One of the major international news stories from the past month has been the climate change talks held in Paris, referred to by the abbreviation COP21. While the negotiators at these talks represented governments, there was active participation in the talks by a range of people and organizations, including The United Methodist Church.
For a sense of what United Methodists were doing at the talk, you can watch this series of videos from the General Board of Church and Society, showing a day-by-day recounting of UM activities at the summit. This article from UMNS also gives a sense of the religious dimension to the summit.
The agreement that came out of COP21 has been widely hailed, including by United Methodists and other religious leaders. This UMNS article and this press release from the World Council of Churches give a sense of that range of positive responses.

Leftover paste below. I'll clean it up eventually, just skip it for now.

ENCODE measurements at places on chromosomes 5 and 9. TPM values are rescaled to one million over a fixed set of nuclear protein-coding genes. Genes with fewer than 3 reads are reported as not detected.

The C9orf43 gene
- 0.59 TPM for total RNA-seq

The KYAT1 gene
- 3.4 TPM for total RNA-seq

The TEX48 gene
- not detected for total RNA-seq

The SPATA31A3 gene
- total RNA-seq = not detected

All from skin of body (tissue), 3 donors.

Among the reasons the COP21 summit is of particular interest to this blog is that not only is the Earth's climate by definition a global matter, much of the United Methodist interest and advocacy around climate change has come from beyond the United States. The UMC in the Philippines has been especially active around climate change, as evidenced by this recent story. European United Methodists participated in a pilgrimage to COP21 and were then among the participants there, as were United Methodists from Africa and the Philippines. The UMC in Liberia has set up a Climate Change Task Force following the conclusion of the summit. As I have suggested before, the Central Conferences may prove to be the most important impetus for the UMC to remain engaged with issues surrounding climate change.